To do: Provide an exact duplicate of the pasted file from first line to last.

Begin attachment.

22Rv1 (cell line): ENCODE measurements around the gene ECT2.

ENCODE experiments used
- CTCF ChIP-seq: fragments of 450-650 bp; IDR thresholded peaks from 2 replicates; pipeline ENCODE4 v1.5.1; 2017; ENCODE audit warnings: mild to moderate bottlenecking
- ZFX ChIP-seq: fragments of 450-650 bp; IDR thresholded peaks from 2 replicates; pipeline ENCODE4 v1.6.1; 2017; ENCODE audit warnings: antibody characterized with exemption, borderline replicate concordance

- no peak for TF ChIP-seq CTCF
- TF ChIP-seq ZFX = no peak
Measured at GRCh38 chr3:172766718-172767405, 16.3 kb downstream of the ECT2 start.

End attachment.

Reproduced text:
22Rv1 (cell line): ENCODE measurements around the gene ECT2.

ENCODE experiments used
- CTCF ChIP-seq: fragments of 450-650 bp; IDR thresholded peaks from 2 replicates; pipeline ENCODE4 v1.5.1; 2017; ENCODE audit warnings: mild to moderate bottlenecking
- ZFX ChIP-seq: fragments of 450-650 bp; IDR thresholded peaks from 2 replicates; pipeline ENCODE4 v1.6.1; 2017; ENCODE audit warnings: antibody characterized with exemption, borderline replicate concordance

- no peak for TF ChIP-seq CTCF
- TF ChIP-seq ZFX = no peak
Measured at GRCh38 chr3:172766718-172767405, 16.3 kb downstream of the ECT2 start.